Termination of an employment contract requires prior permission from the UWV or dissolution by the subdistrict court, except in cases of summary dismissal or probationary dismissal, for example. This is also known as the preventive dismissal test. With the entry into force of the Transparent and Predictable Conditions of Employment Act, these requirements must now be made explicitly known to the employee.
This preventive test examines whether there is one of the grounds for dismissal listed in the law, such as an economic reason, long-term disability, dysfunction, a disturbed working relationship, etc. The ground for dismissal itself determines whether permission must be requested from either the UWV or the subdistrict court.
Besides having reasonable grounds, there is another requirement to have the employment contract terminated. As an employer, you must make it plausible that the employee cannot be redeployed within the organisation. As an employer, you must therefore investigate whether the employee threatened with dismissal can be redeployed in a suitable position.
In practice, this obligation is often underestimated by employers, resulting in dismissal requests being regularly rejected on this very point. Extra attention to the re-employment obligation is therefore wise. Especially now that the number of reorganisations is increasing as a result of the current economic developments and the number of dismissal applications to the UWV logically also increases.
In this article, we briefly outline the requirements for reinstatement and provide some useful tips for practice.
The legal redeployment obligation means that the employer must do what is reasonably possible to redeploy the employee threatened with dismissal. When an application for dismissal is submitted, an assessment is made of whether the employee can be redeployed. To this end, the following are assessed:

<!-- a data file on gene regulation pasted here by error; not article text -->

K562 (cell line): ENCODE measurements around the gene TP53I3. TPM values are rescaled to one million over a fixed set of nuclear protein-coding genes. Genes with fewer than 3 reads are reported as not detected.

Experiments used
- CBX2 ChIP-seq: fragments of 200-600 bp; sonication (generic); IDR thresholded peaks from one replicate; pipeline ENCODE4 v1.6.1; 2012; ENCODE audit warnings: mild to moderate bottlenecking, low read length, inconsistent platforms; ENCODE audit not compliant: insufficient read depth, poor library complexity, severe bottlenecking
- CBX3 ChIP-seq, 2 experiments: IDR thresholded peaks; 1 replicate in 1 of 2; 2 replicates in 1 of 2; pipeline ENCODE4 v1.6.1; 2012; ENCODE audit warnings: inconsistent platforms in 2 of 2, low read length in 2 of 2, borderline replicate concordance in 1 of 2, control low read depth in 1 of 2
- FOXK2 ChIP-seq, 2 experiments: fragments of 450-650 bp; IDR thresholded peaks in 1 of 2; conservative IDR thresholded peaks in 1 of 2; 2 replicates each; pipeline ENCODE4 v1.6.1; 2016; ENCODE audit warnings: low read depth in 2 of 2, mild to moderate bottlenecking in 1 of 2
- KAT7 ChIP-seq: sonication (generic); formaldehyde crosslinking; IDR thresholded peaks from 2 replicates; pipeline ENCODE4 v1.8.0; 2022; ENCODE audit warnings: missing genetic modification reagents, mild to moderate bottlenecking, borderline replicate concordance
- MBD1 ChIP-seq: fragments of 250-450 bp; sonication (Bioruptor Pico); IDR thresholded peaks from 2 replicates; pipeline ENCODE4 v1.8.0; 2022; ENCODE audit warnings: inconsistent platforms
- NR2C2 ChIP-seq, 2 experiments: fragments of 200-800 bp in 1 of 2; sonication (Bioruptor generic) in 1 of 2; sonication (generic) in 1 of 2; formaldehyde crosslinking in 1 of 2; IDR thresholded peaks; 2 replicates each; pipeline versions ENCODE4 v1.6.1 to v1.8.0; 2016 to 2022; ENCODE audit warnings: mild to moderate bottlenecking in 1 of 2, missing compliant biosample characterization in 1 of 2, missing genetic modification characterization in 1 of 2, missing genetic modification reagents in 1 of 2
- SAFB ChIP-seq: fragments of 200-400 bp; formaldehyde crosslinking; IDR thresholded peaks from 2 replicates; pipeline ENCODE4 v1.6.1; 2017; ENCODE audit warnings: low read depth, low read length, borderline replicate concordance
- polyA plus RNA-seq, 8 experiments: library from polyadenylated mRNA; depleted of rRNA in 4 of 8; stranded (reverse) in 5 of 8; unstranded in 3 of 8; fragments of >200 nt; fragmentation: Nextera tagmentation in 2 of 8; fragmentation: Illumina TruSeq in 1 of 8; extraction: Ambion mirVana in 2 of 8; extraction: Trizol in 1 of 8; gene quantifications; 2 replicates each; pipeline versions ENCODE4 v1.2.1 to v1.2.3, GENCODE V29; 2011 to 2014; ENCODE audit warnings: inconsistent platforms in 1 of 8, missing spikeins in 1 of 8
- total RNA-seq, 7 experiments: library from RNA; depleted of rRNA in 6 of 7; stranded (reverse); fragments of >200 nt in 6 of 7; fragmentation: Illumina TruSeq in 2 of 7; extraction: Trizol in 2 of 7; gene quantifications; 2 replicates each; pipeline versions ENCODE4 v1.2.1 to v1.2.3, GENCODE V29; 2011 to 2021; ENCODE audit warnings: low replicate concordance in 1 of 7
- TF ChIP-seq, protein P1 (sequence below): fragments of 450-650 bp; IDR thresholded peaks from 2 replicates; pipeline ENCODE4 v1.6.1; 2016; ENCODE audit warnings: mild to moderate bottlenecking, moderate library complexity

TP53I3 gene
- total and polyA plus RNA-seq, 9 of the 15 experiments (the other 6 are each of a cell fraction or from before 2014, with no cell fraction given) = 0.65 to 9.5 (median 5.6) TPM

1) Is it possible within a reasonable time?
2) Is there another suitable position available within the reasonable time?
3) Is this redeployment possible with the help of training?
4) Is the redeployment reasonable?
1. Reasonable time: Re-employment must be possible within a reasonable time. A reasonable period is equal to the statutory notice period. This is one to four months, depending on the length of employment. If an even longer notice period is agreed between the parties, the period that would apply by law nevertheless applies. The reasonable period starts to run on the day the UWV decides on the request for permission to terminate or the subdistrict court dissolves the employment contract. It is therefore a cut-off date that lies in the future and which you, as an employer, must “estimate”. After all, the decision day is not known beforehand. Thus, the longer the employee’s employment has lasted, the heavier the employer’s re-employment obligation is, as vacancies have to be investigated over a longer period.
2. Suitable job: A suitable job exists if it matches the employee’s education, experience and capabilities. As a rule, this concerns jobs that match the level of work an employee performs, but this need not always be the case. For example, in the case of dysfunction, a lower job level may be appropriate. Suitable positions involve existing vacancies, but also those that arise within a reasonable period of time. Also, (structural) positions that are already occupied by temporary workers, hired workers, on-call workers and workers who have reached the state pension age must be included.
3. Training: Jobs are also suitable if the employee can be made suitable for them within a reasonable period through training. This involves specific training that enables the employee to acquire the competences required for a possibly suitable position. It is up to the employer to actually register the employee for this course (instead of just offering or advising). Note that from 1 August 2022, the Transparent and Predictable Terms of Employment Act came into force (see also at the introduction). As a result, offering this training is also mandatory, as this training is necessary for the continuation of the employment contract. This compulsory training must be paid for in full by the employer.